Stories written by Ines Alberdi
Ines Alberdi, Executive Director of the United Nations Development Fund for Women (UNIFEM).

Q&A: Imagining Urban Life Without Catcalls or Rape

The U.N. Development Fund for Women (UNIFEM) launched an ambitious new initiative to improve the safety and wellbeing of women in five major cities Monday - New Delhi, India; Cairo, Egypt; Quito, Ecuador; Kigali, Rwanda; and Port Moresby in Papua New Guinea.

Security Council debates protection of civilians - and women - in armed conflict. Credit: U.N.

GENDER: “Truly Exciting If the U.S. Could Ratify CEDAW” – Part 2

CEDAW or the U.N. Convention on the Elimination of All Forms of Violence Against Women (CEDAW) was adopted by the U.N. General Assembly in 1979.

Inés Alberdi: "CEDAW is the means by which governments (can) advance gender equality" Credit: U.N.

GENDER: Laws, Budgets and Pigeonholes – Part 1

The fight for women's rights came about hand in hand with the struggle for democracy, civil rights and national liberation in different countries and periods, says Inés Alberdi, executive director of UNIFEM.


Today's multiple global crises--of food, fuel and finance-- make clear that the conventional development paradigm is no longer viable. The promotion of market liberalisation and fiscal austerity as the instruments for stimulating economic growth and with it, sustainable development must be revisited, writes Ines Alberdi, Executive Director of the United Nations Development Fund for Women (UNIFEM). International agreements, starting with the 2000 Millennium Declaration, and including the outcome of the 2008 High Level Event on the Millenium Development Goals (MDGs), have endorsed economic policies that move beyond economic growth to embrace more equitable and sustainable development. The Monterrey Consensus referred to financing gender-sensitive, people-centred development as essential for responding to challenges of globalisation. In addition, a growing body of evidence shows that investing in gender equality has a multiplier effect on productivity, efficiency and sustained economic growth and that increasing women's economic options is central to achieving the MDGs. As world leaders meet in Doha -from November 29 to December 2- it is urgent that they find ways to advance the Monterrey agenda. It is now widely recognised that women's empowerment and gender equality are key drivers of policies to build food security, reduce poverty, safeguard the environment and enhance development effectiveness. Women are also important agents of economic development and we need policies that both recognise this and actively support ­and finance--gender equality.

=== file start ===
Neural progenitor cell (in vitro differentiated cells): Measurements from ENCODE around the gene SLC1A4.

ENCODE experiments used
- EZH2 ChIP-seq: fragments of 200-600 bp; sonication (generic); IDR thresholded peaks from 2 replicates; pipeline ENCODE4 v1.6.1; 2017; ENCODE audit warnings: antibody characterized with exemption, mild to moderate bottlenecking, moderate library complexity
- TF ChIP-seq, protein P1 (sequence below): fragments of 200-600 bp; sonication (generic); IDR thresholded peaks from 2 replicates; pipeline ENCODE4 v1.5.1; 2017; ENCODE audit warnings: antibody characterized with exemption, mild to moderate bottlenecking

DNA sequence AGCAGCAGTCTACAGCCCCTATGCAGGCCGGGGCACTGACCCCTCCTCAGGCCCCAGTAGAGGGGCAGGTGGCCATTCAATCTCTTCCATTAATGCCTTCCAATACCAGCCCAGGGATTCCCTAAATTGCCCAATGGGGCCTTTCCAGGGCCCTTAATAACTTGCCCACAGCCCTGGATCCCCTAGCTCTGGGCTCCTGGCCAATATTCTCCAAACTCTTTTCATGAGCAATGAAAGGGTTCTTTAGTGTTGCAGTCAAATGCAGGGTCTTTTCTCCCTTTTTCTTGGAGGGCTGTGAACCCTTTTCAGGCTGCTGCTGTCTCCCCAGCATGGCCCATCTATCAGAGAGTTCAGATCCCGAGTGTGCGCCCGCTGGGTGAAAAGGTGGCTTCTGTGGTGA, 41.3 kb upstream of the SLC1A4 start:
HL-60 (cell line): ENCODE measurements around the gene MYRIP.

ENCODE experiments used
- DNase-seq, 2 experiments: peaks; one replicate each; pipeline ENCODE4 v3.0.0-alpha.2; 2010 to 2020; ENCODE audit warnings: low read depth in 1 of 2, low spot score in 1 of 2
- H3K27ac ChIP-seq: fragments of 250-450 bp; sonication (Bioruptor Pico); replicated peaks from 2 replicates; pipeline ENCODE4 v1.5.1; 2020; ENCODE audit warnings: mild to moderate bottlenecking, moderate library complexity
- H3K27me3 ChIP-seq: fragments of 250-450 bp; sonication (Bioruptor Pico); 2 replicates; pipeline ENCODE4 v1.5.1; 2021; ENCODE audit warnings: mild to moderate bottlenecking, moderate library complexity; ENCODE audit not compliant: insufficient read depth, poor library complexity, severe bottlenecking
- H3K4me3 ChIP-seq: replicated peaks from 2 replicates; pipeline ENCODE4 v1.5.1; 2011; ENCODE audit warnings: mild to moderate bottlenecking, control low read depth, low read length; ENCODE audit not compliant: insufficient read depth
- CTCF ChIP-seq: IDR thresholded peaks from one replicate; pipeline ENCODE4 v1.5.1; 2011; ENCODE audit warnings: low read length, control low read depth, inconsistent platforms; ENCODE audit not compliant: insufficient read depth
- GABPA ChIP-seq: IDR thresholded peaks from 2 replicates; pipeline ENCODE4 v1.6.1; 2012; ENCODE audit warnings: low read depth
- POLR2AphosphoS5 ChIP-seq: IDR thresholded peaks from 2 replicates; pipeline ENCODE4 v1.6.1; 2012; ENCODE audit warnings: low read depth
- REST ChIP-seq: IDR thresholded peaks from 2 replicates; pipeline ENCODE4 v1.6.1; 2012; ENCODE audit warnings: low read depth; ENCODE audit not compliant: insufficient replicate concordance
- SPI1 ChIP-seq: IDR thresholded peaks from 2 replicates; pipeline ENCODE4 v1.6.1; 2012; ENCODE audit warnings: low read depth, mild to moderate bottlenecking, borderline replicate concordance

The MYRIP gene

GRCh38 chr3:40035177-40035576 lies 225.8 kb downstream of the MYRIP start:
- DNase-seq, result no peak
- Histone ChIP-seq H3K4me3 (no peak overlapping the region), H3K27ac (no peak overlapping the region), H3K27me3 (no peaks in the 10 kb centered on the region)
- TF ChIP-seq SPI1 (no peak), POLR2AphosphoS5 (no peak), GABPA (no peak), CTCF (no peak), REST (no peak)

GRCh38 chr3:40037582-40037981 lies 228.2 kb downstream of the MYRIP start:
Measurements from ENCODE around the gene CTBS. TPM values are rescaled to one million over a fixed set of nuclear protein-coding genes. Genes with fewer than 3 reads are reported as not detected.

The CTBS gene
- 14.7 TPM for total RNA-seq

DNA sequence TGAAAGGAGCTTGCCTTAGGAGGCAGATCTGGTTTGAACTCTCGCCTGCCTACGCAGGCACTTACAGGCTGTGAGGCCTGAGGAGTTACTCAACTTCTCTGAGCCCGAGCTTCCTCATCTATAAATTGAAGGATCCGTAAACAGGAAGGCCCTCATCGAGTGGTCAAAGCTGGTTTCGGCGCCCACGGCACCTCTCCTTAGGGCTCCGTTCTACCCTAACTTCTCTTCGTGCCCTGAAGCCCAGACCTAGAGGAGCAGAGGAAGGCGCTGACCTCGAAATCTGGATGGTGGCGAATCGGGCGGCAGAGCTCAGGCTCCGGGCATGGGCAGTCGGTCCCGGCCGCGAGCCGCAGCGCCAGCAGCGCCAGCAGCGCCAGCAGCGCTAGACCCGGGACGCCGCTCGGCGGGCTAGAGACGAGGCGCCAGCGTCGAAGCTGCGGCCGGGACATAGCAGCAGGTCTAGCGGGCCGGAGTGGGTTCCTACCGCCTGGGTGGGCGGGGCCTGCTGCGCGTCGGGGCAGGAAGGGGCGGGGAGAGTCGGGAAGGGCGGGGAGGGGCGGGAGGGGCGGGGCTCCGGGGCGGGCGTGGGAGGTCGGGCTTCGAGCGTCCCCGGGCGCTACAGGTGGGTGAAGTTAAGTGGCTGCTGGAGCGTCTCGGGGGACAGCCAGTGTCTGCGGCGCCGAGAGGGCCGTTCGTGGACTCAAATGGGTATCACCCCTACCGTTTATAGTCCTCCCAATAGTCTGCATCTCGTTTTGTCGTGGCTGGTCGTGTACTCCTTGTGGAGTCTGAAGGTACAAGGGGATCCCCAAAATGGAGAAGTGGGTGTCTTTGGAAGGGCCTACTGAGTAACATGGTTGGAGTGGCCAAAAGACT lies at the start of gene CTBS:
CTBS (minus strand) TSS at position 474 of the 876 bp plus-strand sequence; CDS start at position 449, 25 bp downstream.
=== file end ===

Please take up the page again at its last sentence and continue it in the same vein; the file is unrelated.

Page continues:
Ines Alberdi Credit: UNIFEM

Q&A: "Where Women Can't Thrive, MDGs Are in Jeopardy"

Ines Alberdi has worked for over 25 years on gender issues and in politics.


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